Using Up Spare Wine in Cooking

Friends Cooking Together.You don’t have to be a professional chef to experience success cooking with wine. Using up the last of a bottle in your cooking is a great way to enhance the flavors in your dish and impress your guests. Learn more about foods that are improved with wine and some of our favorite types of wine for cooking at Columbia Distributing.

What kind of wine should you cook with?

Contrary to popular belief, it’s not recommended that you use so-called “cooking wine” in the kitchen. These wines tend to be overly salty and include additives that could affect the overall taste of your dish. A good rule of thumb is to always cook with wines that you enjoy — if you like the taste while you’re drinking it, you’ll like the taste in your finished product. The wine you are using to cook with should also be fairly fresh. Wine that has been left open for about three to five days should be fine, but wine that has been sitting open for much longer is generally not recommended.

How do you cook with wine?

Wine has three main purposes in cooking: as a marinade, a cooking liquid, and a finishing flavor. As a marinade, wine can tenderize meat and infuse flavor, but you should only marinate your protein for a few hours at most. More than that and the meat can become gamey and tough. Wine can also be a great cooking liquid. Instead of using butter or oil to sauté vegetables, try using wine instead for a unique flavor. You can also use wine as a cooking liquid in a variety of sauces and glazes. Wine should be added to a dish while it is simmering, so it has time to diffuse and bestow a subtle flavor.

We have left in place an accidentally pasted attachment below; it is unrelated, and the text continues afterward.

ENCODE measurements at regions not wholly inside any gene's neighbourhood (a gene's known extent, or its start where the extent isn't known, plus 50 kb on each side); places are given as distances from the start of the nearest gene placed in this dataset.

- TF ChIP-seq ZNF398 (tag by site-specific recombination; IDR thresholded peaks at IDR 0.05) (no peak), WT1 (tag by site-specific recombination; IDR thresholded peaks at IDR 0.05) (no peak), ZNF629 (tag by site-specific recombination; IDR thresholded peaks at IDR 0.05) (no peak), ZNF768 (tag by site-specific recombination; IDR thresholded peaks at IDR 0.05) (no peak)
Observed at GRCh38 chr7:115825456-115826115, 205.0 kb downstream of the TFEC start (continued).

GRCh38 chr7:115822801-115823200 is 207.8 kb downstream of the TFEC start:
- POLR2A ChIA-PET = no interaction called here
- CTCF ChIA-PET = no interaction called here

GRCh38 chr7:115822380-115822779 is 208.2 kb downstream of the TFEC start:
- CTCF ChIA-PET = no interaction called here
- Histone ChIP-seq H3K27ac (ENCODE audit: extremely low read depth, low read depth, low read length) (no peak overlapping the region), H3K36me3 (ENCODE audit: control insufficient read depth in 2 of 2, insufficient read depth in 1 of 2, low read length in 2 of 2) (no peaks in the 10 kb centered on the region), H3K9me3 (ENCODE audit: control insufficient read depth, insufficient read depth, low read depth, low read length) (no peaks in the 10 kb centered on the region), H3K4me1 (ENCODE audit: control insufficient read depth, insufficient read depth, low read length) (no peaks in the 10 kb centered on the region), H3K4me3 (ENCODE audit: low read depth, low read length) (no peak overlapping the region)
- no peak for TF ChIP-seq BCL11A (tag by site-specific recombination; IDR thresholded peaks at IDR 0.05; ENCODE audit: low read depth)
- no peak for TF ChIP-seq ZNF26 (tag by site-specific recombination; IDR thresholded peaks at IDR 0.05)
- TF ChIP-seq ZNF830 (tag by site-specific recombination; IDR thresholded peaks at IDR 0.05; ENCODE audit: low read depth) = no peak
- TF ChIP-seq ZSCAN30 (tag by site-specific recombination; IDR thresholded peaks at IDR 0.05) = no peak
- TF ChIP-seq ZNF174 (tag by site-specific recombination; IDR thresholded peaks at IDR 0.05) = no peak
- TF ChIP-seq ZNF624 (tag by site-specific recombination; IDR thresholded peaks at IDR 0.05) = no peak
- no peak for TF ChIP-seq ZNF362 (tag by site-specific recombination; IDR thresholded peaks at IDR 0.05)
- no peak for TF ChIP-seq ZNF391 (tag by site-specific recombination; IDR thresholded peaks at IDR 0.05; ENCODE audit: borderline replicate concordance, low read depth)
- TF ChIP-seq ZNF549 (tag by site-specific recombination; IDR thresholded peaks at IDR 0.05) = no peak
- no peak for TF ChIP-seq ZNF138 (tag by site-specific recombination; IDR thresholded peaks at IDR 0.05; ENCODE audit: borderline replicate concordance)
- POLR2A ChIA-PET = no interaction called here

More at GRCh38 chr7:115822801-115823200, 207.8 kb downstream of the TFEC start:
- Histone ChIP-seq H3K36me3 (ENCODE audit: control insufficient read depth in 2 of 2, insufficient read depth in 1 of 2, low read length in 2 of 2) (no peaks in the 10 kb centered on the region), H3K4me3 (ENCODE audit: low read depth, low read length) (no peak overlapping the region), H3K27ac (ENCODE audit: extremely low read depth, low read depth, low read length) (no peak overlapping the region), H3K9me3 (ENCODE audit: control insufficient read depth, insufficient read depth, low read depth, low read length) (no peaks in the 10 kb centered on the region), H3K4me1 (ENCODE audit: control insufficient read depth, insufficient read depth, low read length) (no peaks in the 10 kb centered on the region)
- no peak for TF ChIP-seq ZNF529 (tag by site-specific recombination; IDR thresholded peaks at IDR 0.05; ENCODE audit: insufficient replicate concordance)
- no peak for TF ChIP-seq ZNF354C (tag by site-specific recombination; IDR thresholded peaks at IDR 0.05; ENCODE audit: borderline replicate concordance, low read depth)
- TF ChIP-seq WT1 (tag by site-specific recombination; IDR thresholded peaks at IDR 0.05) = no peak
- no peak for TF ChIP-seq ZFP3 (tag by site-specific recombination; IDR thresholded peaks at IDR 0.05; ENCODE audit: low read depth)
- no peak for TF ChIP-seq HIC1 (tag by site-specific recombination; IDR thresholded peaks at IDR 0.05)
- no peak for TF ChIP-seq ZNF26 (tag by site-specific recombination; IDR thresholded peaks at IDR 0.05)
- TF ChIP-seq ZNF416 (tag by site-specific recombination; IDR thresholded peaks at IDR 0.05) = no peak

Alcohol evaporates during the cooking process, so your dish will not contain a high level of alcohol when finished. However, boiling down wine helps to concentrate the flavor, sweetness, and acidity so you should be careful not to use too much. It is always easier to add more than to remove an excess that could end up overpowering your dish. Adding wine to your meal immediately before serving allows the alcohol to stay behind and may produce a harsh undertone.

Additionally, it is best to use only one wine at a time. More than one variety can be overwhelming, and the flavors may become muddled. Wine should enhance your final product, not overpower the flavors of the food itself.

Which wines complement different foods?

Dry white wine is wonderful when cooking creamier sauces, seafood, and poultry, such as chicken, turkey or quail. Mussels soaked in white wine make a deliciously succulent meal, as does white wine braised chicken with fresh vegetables and herbs. Adding a dash of your favorite white wine to an alfredo sauce can be the lift of flavor that makes your version stand out.

Red wine is ideal for many red meats and sauces, stews, and even rich desserts. Braising a brisket or lamb in red wine deepens the flavors of the meat, and adding a few tablespoons of red wine to a pasta sauce can add mouthwatering sumptuousness to your meal. You could even use a tasty red wine in a chocolate cake to add a deeper flavor.

How can I learn more about cooking with wine?

Cooking with wine can be an amazing experience, and because you don’t need much to instill its flavor in your dish, it’s a great way to use up any leftover wine to avoid waste. At Columbia Distributing, we have something for everyone, from the home chef and wine fanatic to the bustling restaurant or bar. Get in touch with us today to find out more about any of our wines or to place an order.